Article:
What are the lithium ions used in batteries?
The use of the term “lithium batteries” refers to a family of various batteries of lithium-metal chemistries, which comprises of various types of electrolytes and cathodes, but all having metallic lithium at their anode. These batteries require from about 0.15kg to 0.3kg per kWh of lithium. These primary systems as designed to make use of charged cathodes that are electro-active with crystallographic vacancies which are gradually filled during discharges.
One of the most common kinds of lithium cells used in most consumer applications makes use of metallic lithium at their anode and then manganese dioxide at their cathode. Then there is a salt of lithium dissolved in the organic solvent.
In other to optimize the performance of the lithium-ion cells in their product, some manufacturers use electrolytic solutions which consist of organic solvents like LIPF6 salt and several other additives. This is done by a lot of manufacturers and research centers to produce lithium-ion cells for several battery applications from electric vehicles to consumer electronics.
The development and future of lithium-ion batteries
It’s no secret that since 1991 when the lithium-ion battery was first introduced to be used commercially, it has been a major success, and has powered a wide variety of electronics and industrial applications. Since that time, there has been serious research in the bid to improve the performance and productivity of these batteries.
Today, Lithium-ion batteries are almost indispensable, especially when we consider the lives and application of people in our modern society. We can easily call lithium-ion batteries a dominant technology widely used in various portable electronic devices, including smartphones, tablets, laptops, children's toys, and a lot more industrially.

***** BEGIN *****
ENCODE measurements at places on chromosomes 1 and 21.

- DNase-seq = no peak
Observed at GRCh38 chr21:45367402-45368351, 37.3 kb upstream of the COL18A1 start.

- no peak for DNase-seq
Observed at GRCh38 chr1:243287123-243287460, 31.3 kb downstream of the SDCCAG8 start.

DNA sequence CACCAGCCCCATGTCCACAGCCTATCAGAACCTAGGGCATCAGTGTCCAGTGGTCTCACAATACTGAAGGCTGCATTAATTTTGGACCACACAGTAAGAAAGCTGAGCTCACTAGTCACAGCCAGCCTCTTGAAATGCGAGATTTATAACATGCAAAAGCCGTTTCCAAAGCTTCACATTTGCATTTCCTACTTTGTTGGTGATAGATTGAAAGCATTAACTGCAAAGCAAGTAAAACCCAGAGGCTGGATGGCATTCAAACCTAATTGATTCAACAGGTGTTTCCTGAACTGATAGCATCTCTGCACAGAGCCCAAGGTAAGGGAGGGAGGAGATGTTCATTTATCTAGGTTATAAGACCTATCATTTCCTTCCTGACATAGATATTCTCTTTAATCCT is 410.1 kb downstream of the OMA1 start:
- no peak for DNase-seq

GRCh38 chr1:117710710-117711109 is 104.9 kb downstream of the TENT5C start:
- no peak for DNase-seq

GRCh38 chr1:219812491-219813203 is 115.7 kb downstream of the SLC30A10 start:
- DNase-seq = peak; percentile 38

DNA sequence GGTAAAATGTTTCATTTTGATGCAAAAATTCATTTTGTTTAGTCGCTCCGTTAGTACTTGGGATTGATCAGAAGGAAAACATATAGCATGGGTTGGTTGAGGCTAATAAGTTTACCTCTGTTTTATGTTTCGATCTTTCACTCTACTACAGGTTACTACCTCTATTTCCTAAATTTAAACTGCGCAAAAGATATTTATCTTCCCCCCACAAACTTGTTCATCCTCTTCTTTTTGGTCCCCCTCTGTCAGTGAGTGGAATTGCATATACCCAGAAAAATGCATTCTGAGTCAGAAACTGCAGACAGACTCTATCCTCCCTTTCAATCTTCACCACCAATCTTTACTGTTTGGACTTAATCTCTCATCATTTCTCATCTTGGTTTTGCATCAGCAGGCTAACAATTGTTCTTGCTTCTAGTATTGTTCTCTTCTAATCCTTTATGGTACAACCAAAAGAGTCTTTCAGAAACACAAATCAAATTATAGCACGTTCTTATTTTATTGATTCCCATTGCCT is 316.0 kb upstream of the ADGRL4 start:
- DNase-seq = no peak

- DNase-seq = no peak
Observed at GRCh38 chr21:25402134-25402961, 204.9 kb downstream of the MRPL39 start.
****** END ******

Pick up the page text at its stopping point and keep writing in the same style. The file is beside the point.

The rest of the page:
More than just this, we can also refer to lithium-ion batteries as the most preferred option when we talk of the newly emerging sectors, like that of the electric cars.
While we may all agree that the lithium-ion technology so far remains underexploited in the power supply field, especially in the area of photovoltaics and wind power, it still has massive potential in the quest of fighting carbon emissions globally, and can also help in energy sustainability.
Lithium-ion batteries can easily be considered as batteries that can change the world. These batteries are now the choice of power used in countless consumer electronics as well as the Tesla electric vehicles and by many other global conglomerates.
Although these batteries promise to help the world solve its challenge of power and sustainability in the future, some of its weaknesses still need to be resolved.
For instance, when using lithium metal electrodes, the energy density produced is higher than the conventional batteries will produce. However, lithium metal electrodes may be able to develop dendrites that have finger-shaped structures and are mostly responsible for the short circuit experienced in the battery.
This problem has been solved by the use of a carbon electrode containing lithium ions instead of lithium metal electrodes. This gives rise to lithium-ion batteries, even though their energy storage capacity has been reduced when compared to a lithium metal electrode battery. So increasing the energy storage capacity can be improved upon.